Since exams ended, I’ve been reading Pat Barker’s Regeneration trilogy, a modern series of novels set during the First World War. Today, the literature of WWI is a vast collection of poets and authors, both contemporary and modern. The period and its literature have prompted countless dissertations, essays, books and other scholarship, not to mention modern fiction and drama set during the war and its aftermath. It plunged people all over the world (to greater and lesser degrees) into a totally different way of living, and its impact was felt for a long time afterwards, from mental illnesses to the continuation of rationing.
This is, of course, a monumental period in human history and, like so many events of the past, its literature could come to be a defining feature.
For a long time, as an ordinary person, it was easy to think, optimistically, that the Covid-19 pandemic wouldn’t last very long, but since then it has become abundantly clear that life will not be absolutely ‘normal’ again for a while. This is, of course, a monumental period in human history and, like so many events of the past, its literature could come to be a defining feature.
In many ways, the literature of and about WWI, at least from an Anglophone perspective, has shaped our interpretation of it. Who can think about the war for long without bringing up the poetry of Wilfred Owen, Siegfried Sassoon or Isaac Rosenberg, or a modern novel like Birdsong by Sebastian Faulks? The biting tone of ‘Dulce et Decorum Est’, held against the patriotic writings of Rudyard Kipling or Rupert Brooke, seems to define how we think about the opposing philosophies of the conflict. Not only that, but literature is a means by which we uncover the lesser-heard voices of the period, such as female poets like Mary Borden and Nancy Cunard, or Sarojini Naidu, whose poetry poses complex questions about our understanding of the Indian involvement in the war.
I’m sure that in a few years we can expect a slew of novels written during the pandemic to appear in bookstores, some of which will be set during the period itself.
I suppose the question is, then, what would a ‘literature of coronavirus’ look like? During lockdown, it’s been said many times that people at home have been busy working on novels, poems, plays and even podcasts. An abundance of text, audio, imagery, film footage and graphics is being produced as I type this – arguably, I’m contributing to it right now. During WWI, poetry proliferated because it was short and lent itself to the unpredictable structure of a soldier’s day-to-day life. Lockdown has given many non-key workers so much spare time, it seems likely that longer works of fiction will be common. I’m sure that in a few years we can expect a slew of novels written during the pandemic to appear in bookstores, some of which will be set during the period itself.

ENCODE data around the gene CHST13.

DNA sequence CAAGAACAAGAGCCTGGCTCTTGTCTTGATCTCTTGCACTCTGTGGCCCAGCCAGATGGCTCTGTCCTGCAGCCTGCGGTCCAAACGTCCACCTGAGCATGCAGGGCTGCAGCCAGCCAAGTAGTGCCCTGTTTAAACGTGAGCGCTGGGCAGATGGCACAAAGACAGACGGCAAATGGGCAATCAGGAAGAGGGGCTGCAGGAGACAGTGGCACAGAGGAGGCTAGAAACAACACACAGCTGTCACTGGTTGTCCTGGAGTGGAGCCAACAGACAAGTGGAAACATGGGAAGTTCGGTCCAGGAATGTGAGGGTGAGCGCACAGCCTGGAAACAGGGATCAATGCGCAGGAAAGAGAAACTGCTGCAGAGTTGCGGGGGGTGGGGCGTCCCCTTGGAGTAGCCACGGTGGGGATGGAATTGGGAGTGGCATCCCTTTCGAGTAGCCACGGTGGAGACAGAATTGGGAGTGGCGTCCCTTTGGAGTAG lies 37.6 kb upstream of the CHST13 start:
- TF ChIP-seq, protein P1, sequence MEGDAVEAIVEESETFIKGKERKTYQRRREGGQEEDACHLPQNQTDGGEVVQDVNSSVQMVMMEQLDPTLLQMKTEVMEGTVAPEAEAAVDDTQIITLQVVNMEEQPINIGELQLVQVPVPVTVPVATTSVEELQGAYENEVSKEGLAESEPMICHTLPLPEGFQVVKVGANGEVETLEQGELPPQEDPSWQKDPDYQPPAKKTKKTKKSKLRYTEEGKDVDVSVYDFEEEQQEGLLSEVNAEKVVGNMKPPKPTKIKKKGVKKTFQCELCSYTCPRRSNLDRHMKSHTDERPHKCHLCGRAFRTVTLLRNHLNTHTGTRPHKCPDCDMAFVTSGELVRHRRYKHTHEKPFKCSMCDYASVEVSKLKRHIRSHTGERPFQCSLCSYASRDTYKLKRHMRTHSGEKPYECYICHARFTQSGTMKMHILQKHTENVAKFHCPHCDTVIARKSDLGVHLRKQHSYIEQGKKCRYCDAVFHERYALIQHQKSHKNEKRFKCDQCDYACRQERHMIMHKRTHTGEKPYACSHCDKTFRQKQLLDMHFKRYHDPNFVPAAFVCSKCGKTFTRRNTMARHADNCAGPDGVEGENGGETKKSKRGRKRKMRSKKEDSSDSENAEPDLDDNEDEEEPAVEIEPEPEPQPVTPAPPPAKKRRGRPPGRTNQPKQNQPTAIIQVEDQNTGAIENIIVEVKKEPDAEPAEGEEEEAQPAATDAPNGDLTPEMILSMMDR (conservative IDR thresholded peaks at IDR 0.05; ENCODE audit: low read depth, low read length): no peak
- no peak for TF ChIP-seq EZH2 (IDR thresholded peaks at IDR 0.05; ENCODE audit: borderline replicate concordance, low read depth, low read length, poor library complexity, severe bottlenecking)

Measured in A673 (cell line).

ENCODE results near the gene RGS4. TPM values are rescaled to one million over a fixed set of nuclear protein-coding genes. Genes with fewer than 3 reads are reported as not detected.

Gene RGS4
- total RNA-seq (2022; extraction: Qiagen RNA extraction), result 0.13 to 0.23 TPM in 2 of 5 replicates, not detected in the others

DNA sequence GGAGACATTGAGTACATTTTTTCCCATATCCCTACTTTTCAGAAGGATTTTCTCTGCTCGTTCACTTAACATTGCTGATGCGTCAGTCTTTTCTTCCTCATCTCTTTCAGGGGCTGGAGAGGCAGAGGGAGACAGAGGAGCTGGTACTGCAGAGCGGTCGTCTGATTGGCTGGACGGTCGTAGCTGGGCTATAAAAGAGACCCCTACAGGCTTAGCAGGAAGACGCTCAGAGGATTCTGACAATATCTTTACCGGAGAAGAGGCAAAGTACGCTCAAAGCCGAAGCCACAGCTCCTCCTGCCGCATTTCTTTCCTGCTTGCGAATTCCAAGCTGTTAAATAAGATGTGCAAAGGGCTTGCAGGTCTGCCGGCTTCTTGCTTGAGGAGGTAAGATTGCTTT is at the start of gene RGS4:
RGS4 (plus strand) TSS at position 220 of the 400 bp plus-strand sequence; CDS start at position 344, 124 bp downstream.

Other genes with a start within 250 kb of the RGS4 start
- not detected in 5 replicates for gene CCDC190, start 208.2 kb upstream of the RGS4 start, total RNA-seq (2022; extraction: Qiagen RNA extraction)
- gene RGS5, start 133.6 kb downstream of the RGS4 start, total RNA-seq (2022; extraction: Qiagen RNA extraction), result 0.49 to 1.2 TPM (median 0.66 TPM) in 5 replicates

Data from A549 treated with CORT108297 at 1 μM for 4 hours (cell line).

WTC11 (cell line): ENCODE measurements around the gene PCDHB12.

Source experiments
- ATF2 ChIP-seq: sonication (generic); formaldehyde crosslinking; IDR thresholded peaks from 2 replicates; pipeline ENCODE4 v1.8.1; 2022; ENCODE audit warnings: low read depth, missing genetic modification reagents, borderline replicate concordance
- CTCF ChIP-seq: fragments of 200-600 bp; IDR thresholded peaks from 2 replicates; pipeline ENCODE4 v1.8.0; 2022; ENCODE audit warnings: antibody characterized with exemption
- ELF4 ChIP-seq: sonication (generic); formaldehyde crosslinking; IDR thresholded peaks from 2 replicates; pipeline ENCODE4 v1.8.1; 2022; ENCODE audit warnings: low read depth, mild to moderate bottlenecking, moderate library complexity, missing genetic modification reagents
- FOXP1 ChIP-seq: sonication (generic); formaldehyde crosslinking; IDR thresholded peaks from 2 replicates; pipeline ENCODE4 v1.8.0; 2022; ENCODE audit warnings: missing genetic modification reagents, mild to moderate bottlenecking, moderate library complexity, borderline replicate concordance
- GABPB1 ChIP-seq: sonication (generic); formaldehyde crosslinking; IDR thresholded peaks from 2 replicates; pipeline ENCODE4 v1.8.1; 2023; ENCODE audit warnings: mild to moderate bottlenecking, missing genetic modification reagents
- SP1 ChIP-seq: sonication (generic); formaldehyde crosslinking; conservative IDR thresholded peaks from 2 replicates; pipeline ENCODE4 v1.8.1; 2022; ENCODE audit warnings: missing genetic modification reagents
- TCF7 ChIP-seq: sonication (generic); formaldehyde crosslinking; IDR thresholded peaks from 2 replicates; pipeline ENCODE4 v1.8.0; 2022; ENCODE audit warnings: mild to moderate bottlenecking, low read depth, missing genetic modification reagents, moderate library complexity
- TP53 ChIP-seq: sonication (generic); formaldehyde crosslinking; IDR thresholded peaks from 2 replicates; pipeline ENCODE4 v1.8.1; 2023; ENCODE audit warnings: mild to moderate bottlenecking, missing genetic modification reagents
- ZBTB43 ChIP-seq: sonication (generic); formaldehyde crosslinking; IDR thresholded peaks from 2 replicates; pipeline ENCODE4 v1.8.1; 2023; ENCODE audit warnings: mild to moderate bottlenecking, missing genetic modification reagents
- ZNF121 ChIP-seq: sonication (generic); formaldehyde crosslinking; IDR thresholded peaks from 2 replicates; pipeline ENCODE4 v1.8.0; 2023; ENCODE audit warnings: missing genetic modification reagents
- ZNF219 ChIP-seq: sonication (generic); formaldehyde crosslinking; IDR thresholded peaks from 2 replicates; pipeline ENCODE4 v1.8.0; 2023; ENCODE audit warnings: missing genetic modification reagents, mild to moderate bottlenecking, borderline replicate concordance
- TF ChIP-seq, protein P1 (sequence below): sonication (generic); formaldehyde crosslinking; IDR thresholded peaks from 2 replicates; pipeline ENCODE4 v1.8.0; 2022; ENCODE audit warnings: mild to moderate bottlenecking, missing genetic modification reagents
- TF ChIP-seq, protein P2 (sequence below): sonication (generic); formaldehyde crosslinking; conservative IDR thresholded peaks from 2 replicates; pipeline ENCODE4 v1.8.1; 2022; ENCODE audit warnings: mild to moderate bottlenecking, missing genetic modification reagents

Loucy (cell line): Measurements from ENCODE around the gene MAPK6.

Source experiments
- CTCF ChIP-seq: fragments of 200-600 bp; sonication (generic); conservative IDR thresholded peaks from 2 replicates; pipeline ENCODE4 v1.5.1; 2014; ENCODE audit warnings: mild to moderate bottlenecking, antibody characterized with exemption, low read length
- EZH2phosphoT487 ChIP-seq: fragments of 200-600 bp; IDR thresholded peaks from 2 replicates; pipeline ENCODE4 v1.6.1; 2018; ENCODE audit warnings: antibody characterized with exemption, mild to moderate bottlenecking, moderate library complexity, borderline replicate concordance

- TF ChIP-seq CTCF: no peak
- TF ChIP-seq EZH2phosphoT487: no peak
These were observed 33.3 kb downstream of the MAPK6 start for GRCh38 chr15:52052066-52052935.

Of course, a defining feature of today, especially in a world where physical contact is limited, is online resources. This doesn’t just include blog posts and online newspapers, but even spaces like Twitter, which constantly produces intensely up-to-date bits of text about people’s lives and experiences at the moment. Will social media ever count as literature, then? Will future schoolchildren read collated and bound collections of tweets from 2020, broken into chapters like ‘Before Lockdown’, ‘Self-Isolation’, ‘Zoom Calls’ and ‘Global Protests’? Maybe Durham will get a few mentions in a small section called ‘Dominic Cummings’, full of commentary, support, criticism and even memes about his actions in April 2020.
What would be the key thematic elements of the literature of coronavirus? Where WWI literature addresses combat, mortality, mental health, sensibility and social class among numerous other themes, pandemic literature might emphasise isolation (of course), interpersonal connections, multiple forms of loss, physical and mental health, digital and human relations, the multiplicity of experience, racism and the power of protest. This period may well become the setting for numerous dramas and novels of the future, which will not be written for decades, if not centuries, under the genre ‘historical fiction’.
It’s a strange feeling, to realise we are living through and making history, in so many different ways, at the moment. This time is being scrupulously recorded in diaries, blogs, Twitter accounts, newspapers, poems, podcasts, novels and everything else. I wish good luck to literary scholars of the future, because compiling any kind of anthology of Literature in the Time of Corona is going to be a monumental task.
Image: klimkin via Pixabay